“She cried for weeks after she put your mother on the plane,” she says. “We all took turns bringing her casseroles, checking in with her.”
“Your mother was so well behaved,” she says with a sigh. “It— It made sense to send her to him. We thought maybe he wouldn’t mind her. Maybe it would be different now that he was married. So we agreed when your grandmother suggested it.” She moves her left hand to hold the canvas still where it’s sliding in the middle. I turn to look at her striped curtains, at the pictures of flowers on the wall. I don’t want to see her say what I know she will.
“But of course, she’s sorry now.” I hear the shears open — snick — and turn back to her just in time to see them close down over her middle three fingers, right at the knuckle — snip.
“Ah, shoot,” she says, noticing the slow bloom of blood over both sides of the canvas, bright, bright red and spreading. She sighs and holds her hand up. “I’d better take care of this.”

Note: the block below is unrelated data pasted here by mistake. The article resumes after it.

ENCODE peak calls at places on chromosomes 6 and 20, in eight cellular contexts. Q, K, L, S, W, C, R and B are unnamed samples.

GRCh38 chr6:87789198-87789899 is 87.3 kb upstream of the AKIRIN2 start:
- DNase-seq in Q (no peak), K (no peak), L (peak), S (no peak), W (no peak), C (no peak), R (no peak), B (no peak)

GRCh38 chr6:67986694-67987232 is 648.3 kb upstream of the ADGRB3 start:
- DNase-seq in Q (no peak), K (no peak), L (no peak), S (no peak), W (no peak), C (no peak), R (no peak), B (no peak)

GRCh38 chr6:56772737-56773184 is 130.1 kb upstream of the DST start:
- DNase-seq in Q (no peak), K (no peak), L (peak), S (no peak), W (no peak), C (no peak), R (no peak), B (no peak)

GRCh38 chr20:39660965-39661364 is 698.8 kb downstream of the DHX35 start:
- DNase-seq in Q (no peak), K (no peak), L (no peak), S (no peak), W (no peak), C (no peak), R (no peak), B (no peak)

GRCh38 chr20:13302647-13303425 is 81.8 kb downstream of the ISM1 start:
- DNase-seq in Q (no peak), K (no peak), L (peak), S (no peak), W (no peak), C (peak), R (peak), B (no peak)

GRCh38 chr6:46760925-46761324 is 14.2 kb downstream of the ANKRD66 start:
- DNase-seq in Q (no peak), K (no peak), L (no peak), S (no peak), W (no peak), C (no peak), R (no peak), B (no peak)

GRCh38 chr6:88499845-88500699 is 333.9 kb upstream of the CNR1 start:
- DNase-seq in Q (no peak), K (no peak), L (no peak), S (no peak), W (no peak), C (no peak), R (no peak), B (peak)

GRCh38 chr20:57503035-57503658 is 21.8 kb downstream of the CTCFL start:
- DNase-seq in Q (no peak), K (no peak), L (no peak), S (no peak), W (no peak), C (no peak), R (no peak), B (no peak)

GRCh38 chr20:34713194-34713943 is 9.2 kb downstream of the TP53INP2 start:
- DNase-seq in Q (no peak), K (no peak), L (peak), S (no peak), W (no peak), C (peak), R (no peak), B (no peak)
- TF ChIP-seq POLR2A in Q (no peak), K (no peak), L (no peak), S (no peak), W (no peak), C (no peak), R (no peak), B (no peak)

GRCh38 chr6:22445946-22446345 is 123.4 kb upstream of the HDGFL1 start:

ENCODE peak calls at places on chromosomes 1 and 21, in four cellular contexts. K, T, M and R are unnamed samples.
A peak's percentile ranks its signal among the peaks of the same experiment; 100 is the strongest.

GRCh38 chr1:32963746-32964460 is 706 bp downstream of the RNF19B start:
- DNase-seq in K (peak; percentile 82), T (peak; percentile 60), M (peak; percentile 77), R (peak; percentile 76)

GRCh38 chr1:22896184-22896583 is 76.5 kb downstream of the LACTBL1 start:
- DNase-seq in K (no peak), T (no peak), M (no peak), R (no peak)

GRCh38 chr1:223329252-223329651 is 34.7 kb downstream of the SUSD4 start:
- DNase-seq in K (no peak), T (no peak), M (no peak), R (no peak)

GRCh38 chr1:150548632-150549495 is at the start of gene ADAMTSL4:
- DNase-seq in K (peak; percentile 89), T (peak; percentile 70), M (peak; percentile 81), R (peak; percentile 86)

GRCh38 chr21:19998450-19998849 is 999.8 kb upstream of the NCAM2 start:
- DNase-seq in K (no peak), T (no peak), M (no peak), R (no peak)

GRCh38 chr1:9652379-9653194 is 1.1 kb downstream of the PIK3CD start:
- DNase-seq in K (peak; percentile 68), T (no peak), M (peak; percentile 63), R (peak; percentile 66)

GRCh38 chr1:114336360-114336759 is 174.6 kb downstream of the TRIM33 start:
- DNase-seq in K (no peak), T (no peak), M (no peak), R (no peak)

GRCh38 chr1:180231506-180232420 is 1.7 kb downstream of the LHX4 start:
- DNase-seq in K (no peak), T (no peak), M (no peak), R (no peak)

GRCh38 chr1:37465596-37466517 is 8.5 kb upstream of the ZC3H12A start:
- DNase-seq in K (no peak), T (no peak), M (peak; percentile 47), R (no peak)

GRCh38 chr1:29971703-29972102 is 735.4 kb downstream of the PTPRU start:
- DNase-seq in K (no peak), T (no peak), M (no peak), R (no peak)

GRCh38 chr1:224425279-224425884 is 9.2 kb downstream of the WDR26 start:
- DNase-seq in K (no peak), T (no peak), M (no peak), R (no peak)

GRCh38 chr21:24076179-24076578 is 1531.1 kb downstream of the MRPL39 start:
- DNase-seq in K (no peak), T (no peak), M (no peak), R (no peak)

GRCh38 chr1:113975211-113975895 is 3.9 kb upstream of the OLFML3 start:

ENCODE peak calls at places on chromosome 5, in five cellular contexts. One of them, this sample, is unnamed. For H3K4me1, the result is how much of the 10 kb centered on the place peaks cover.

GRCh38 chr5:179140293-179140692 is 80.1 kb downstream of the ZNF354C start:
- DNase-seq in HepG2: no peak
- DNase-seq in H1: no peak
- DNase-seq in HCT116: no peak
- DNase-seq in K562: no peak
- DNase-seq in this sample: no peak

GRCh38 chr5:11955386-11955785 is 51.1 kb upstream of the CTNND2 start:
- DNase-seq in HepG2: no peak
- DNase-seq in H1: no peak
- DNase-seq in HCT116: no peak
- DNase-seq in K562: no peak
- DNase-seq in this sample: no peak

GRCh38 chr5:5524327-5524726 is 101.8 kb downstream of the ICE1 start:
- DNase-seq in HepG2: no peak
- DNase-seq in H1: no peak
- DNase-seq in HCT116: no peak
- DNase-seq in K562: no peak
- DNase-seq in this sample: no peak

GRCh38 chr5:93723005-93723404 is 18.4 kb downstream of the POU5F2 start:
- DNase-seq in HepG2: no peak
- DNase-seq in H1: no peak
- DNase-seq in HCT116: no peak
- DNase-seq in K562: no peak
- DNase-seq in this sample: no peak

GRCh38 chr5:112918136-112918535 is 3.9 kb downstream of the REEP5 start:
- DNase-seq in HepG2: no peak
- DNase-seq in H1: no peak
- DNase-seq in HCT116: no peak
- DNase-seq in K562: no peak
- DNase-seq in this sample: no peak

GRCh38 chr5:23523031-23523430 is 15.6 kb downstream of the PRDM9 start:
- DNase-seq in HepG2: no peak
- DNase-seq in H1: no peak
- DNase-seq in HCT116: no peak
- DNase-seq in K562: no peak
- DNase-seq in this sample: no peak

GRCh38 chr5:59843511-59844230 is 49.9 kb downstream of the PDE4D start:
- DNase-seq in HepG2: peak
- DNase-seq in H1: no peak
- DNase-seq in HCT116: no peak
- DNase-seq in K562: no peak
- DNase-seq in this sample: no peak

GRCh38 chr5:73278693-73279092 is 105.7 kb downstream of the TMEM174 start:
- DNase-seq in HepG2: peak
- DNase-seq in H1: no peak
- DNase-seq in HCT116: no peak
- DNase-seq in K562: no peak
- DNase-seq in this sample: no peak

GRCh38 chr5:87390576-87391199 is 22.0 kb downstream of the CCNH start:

She stops in the doorway before she leaves. “Maybe we can turn it into a theme. Paint poppies on the canvas. Bright red.”
Her fingers are already cool by the time I pick them up. She has a callus at the top of her ring finger, and her nails are immaculate — French tips. The skin feels a bit loose, sliding into easy wrinkles when I press my thumb across the top knuckles.
My duffel bag is in the study, tucked underneath the fold-out couch. My great aunt’s fingers, wrapped in a discarded scrap of canvas, fit snugly in between the rolls of shirts and underwear.
My uncle (the oldest one) takes me out on the boat, which is a good decade older than he is and very rickety. I have a week left before I go home, and he wants me to see the old vacation house and all the hidden spots around the lake. Once we’re in the open center of the lake, he turns the engine to low and moves to the back of the boat with me to point out all the places they used to explore.